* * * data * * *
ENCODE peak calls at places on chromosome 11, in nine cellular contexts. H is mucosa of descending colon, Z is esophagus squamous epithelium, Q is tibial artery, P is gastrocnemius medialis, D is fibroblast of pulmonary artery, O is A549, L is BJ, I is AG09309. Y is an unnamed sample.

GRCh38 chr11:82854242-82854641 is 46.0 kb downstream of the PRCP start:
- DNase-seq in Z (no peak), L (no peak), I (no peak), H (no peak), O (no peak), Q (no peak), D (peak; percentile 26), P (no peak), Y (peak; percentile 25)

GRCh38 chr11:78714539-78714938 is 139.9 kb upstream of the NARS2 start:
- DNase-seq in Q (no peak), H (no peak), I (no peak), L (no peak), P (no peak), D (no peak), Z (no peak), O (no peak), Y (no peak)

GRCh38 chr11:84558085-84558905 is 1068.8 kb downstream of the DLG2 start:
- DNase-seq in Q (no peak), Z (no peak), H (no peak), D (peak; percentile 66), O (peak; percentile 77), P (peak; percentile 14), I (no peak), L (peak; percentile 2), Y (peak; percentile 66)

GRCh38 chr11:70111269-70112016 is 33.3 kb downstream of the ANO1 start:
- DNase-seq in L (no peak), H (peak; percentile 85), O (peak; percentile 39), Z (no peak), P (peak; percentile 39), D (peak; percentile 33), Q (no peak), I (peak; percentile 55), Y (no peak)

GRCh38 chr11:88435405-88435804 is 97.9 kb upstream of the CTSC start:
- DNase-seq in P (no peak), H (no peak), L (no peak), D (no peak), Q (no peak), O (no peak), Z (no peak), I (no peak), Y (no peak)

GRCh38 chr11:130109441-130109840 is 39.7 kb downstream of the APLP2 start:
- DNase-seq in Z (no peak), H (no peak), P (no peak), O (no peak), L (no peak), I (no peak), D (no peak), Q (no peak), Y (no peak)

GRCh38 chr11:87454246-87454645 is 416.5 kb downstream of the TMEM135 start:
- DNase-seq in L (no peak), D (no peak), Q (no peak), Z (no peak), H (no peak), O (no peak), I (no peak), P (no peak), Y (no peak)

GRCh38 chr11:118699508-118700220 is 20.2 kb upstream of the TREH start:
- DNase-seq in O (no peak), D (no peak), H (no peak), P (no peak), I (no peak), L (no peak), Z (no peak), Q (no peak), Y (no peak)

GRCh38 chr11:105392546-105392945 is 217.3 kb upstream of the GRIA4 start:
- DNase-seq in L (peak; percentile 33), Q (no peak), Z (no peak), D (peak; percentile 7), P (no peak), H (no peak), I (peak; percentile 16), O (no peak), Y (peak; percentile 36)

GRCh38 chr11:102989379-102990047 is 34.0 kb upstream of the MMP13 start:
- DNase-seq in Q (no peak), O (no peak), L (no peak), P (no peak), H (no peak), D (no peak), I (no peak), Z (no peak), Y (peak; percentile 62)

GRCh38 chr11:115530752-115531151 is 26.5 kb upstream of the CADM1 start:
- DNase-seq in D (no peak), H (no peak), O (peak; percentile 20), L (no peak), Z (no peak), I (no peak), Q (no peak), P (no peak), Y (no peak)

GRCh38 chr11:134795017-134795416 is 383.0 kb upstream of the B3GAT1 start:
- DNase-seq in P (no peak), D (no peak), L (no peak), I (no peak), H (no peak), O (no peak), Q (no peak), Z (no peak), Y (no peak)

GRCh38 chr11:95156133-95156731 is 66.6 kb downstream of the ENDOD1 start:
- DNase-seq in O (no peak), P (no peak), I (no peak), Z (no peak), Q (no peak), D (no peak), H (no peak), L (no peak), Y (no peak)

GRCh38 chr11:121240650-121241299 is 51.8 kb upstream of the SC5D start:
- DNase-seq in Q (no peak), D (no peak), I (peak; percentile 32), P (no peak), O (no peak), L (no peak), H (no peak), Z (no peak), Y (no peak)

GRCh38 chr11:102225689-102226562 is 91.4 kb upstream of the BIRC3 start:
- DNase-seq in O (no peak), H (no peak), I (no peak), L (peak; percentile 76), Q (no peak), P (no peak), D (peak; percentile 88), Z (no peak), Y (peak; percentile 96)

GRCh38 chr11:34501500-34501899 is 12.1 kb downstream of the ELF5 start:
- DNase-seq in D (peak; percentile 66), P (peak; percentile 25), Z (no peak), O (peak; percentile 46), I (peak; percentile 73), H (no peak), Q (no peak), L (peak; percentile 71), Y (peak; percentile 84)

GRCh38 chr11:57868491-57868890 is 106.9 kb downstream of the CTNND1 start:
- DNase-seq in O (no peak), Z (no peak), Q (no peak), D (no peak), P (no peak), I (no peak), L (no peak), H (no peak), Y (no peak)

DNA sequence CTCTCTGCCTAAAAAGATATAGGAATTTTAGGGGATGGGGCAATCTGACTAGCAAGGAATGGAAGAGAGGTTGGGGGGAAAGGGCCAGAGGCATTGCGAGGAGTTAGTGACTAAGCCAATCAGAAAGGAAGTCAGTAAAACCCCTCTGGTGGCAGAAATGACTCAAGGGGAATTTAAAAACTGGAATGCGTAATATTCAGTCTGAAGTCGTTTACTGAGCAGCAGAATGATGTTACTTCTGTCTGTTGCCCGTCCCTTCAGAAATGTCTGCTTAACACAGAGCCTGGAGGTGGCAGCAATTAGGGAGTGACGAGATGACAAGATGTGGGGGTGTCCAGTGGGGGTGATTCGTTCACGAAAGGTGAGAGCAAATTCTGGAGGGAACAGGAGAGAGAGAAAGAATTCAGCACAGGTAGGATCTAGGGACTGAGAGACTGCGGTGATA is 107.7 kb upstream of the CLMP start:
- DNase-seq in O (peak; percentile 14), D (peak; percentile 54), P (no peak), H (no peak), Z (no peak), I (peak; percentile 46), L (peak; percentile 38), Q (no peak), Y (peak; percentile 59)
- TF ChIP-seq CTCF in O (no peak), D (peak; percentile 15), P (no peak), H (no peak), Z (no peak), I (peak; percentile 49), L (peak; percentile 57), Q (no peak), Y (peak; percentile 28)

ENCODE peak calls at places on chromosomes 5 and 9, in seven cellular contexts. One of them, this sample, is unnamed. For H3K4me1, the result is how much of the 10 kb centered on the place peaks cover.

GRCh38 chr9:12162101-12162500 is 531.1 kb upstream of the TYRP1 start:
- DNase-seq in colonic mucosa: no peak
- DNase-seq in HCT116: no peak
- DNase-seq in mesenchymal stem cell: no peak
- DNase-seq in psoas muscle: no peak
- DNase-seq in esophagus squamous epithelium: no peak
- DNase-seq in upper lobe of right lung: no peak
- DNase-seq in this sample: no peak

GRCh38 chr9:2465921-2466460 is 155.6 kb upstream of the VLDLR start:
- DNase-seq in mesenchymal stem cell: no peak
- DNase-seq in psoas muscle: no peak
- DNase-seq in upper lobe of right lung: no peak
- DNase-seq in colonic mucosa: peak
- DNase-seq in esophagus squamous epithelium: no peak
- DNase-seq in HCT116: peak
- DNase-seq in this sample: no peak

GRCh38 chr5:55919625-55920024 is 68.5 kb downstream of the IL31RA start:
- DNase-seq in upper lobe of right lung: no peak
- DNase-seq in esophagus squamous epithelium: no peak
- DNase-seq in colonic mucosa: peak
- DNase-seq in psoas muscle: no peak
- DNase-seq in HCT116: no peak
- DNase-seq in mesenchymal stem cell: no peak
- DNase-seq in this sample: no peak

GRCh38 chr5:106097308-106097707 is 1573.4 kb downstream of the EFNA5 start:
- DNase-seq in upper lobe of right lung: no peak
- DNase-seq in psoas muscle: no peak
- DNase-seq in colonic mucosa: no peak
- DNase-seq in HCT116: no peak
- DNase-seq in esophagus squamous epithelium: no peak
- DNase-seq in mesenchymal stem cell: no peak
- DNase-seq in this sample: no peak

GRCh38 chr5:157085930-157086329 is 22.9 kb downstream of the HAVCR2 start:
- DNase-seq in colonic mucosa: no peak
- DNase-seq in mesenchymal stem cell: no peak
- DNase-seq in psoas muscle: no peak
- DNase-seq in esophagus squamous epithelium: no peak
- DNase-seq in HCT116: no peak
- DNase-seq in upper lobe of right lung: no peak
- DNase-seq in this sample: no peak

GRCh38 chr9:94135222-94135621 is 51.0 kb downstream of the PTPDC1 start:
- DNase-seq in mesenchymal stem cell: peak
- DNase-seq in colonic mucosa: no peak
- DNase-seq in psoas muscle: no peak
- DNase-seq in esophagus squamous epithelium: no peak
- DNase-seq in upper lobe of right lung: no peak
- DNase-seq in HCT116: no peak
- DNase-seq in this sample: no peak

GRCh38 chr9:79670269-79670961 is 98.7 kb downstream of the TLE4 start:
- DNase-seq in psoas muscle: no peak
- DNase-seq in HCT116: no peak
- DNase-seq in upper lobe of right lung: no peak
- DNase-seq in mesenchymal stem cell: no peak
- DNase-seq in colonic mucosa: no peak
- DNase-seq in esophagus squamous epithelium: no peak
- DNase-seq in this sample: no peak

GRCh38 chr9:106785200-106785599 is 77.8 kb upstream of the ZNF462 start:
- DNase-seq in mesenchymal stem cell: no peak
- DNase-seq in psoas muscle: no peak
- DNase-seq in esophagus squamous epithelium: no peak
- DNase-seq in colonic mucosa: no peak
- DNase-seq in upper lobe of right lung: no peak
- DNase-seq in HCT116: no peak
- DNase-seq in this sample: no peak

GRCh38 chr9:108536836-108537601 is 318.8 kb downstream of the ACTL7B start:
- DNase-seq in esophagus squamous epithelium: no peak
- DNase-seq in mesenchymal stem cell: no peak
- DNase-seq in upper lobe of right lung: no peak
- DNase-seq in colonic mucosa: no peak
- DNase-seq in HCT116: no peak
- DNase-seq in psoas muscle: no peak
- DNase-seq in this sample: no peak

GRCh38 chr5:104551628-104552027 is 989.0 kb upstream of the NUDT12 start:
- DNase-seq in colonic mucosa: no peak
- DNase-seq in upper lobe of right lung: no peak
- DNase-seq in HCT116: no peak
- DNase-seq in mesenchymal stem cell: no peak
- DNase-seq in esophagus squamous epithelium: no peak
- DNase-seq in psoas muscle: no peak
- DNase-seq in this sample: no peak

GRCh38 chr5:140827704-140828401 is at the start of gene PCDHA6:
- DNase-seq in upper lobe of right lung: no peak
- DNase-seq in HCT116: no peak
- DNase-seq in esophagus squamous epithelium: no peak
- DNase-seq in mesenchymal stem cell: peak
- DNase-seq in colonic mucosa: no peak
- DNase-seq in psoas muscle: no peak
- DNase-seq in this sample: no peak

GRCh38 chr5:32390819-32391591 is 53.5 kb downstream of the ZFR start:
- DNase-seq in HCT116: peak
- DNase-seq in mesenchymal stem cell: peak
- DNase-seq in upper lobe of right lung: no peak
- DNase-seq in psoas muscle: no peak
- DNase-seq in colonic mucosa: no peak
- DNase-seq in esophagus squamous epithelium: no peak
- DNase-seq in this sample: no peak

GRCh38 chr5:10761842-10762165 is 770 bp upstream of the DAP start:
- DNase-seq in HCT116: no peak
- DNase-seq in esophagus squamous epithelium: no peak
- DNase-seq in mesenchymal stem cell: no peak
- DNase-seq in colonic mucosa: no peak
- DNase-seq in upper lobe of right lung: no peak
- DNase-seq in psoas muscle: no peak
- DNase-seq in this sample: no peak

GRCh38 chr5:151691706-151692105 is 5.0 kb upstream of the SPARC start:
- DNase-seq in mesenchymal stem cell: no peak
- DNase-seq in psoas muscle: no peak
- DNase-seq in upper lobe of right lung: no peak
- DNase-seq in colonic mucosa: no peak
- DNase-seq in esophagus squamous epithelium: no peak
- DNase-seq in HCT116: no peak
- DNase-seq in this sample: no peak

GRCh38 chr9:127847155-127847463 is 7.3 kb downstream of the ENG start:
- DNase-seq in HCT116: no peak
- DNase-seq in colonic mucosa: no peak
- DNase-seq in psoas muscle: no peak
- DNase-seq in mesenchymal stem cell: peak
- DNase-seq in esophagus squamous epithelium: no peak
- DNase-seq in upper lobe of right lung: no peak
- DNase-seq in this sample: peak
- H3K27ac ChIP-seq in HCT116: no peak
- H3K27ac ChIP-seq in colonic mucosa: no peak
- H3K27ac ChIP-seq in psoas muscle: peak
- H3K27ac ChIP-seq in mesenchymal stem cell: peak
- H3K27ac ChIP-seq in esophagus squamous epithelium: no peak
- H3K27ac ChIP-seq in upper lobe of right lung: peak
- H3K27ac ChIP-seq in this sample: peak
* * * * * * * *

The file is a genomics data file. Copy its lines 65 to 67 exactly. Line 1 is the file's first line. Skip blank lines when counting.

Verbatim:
- DNase-seq in upper lobe of right lung: no peak
- DNase-seq in psoas muscle: no peak
- DNase-seq in colonic mucosa: no peak